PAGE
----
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Simulation of the evolution of aircraft exhaust plumes including detailed chemistry and segregation

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posted on 07.12.2012, 11:52 by Andrew GarmoryAndrew Garmory, R.E. Britter, E. Mastorakos
The Field Monte Carlo or Stochastic Fields (SF) method for turbulent reacting flows has been applied to the chemical evolution of the early part of a hot jet with bypass flow producing 7kN of thrust, using a 23 species chemical mechanism. This is done to broadly approximate a turbofan engine at idle thrust setting. Much of the chemistry was found to take place inside the core of the jet before mixing occurs, as there is no reactant gradient there, considering segregation makes little difference. Radical concentrations, however, were found to be changed. The reaction between NO and ambient O 3, which is slow compared to the fast mixing timescale of the turbulent jet, is unaffected by segregation. The local Damköhler number was calculated based on an estimate of the chemical timescale and the local large-eddy timescale. It was found that only those species which had local Da greater than five were affected by segregation. In this work we have applied the SF method the early part of the plume, however the method developed here could equally be employed to study the plume over a longer distance.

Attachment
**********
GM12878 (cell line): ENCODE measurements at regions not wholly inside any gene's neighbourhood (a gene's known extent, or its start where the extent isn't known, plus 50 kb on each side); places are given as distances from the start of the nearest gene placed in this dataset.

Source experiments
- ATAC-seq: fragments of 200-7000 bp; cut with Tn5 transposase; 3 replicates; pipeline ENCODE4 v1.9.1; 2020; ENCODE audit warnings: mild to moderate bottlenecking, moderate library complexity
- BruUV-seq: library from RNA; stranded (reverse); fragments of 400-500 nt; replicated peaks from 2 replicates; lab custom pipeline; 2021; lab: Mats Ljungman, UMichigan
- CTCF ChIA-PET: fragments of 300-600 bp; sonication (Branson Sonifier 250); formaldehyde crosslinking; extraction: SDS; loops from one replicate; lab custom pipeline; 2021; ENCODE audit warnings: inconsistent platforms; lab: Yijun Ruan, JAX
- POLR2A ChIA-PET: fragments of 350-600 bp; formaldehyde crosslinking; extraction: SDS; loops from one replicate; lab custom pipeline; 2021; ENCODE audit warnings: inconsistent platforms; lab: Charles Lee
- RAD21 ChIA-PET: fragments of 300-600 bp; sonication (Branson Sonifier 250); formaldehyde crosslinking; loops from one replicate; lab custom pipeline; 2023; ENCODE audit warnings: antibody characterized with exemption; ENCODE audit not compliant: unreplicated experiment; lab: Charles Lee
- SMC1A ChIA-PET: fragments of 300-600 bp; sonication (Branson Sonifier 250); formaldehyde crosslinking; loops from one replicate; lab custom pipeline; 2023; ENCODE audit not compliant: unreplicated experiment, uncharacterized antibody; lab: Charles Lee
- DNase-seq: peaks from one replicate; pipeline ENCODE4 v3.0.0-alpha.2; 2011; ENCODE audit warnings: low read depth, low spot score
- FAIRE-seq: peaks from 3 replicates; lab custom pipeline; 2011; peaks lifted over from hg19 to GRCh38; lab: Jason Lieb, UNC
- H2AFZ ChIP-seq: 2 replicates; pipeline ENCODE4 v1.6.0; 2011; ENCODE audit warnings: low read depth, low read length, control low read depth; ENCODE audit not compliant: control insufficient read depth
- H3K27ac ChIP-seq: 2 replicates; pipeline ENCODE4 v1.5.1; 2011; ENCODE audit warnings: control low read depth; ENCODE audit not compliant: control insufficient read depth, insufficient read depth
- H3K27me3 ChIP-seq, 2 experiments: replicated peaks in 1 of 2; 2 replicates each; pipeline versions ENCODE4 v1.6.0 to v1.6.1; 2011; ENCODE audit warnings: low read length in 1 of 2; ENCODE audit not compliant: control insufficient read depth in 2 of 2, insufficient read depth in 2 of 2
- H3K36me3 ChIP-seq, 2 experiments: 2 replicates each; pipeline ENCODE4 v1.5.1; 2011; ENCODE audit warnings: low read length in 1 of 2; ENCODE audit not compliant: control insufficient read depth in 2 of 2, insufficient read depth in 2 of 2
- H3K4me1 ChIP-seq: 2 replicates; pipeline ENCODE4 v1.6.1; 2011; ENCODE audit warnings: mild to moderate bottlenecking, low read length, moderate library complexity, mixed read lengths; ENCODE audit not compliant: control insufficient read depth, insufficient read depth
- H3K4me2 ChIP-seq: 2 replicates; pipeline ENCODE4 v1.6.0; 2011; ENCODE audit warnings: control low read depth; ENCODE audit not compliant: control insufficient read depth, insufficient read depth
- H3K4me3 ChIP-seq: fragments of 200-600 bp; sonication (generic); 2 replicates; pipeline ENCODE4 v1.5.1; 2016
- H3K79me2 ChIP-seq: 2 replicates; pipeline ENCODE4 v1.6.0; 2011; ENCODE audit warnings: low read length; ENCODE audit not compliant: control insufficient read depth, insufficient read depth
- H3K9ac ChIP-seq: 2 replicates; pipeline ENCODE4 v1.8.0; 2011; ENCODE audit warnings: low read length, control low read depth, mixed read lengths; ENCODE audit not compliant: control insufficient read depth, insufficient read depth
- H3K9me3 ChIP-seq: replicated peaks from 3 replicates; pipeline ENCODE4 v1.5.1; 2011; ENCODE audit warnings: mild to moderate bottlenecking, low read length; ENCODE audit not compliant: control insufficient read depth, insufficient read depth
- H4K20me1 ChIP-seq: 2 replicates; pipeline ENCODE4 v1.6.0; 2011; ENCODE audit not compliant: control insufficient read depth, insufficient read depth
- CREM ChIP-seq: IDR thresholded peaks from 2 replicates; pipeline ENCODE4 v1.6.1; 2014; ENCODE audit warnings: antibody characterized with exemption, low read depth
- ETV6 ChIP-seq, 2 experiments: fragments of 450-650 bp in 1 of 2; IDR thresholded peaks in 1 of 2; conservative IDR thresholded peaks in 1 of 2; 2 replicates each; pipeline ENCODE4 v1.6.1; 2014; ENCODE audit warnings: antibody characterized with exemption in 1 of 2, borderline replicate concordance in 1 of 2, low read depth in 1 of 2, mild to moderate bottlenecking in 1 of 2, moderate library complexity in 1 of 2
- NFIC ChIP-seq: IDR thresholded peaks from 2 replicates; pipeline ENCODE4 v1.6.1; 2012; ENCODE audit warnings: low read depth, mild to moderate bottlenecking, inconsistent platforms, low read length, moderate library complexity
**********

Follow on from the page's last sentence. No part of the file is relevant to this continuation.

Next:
• Aeronautical, Automotive, Chemical and Materials Engineering


  • Aeronautical and Automotive Engineering


GARMORY, A., BRITTER, R.E. and MASTORAKOS, E., 2008. Simulation of the evolution of aircraft exhaust plumes including detailed chemistry and segregation. Journal of Geophysical Research Atmospheres, 113 (8), D08303, 17pp.


© American Geophysical Union


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This article was published in the Journal of Geophysical Research Atmospheres [© American Geophysical Union] and the definitive version is available at:





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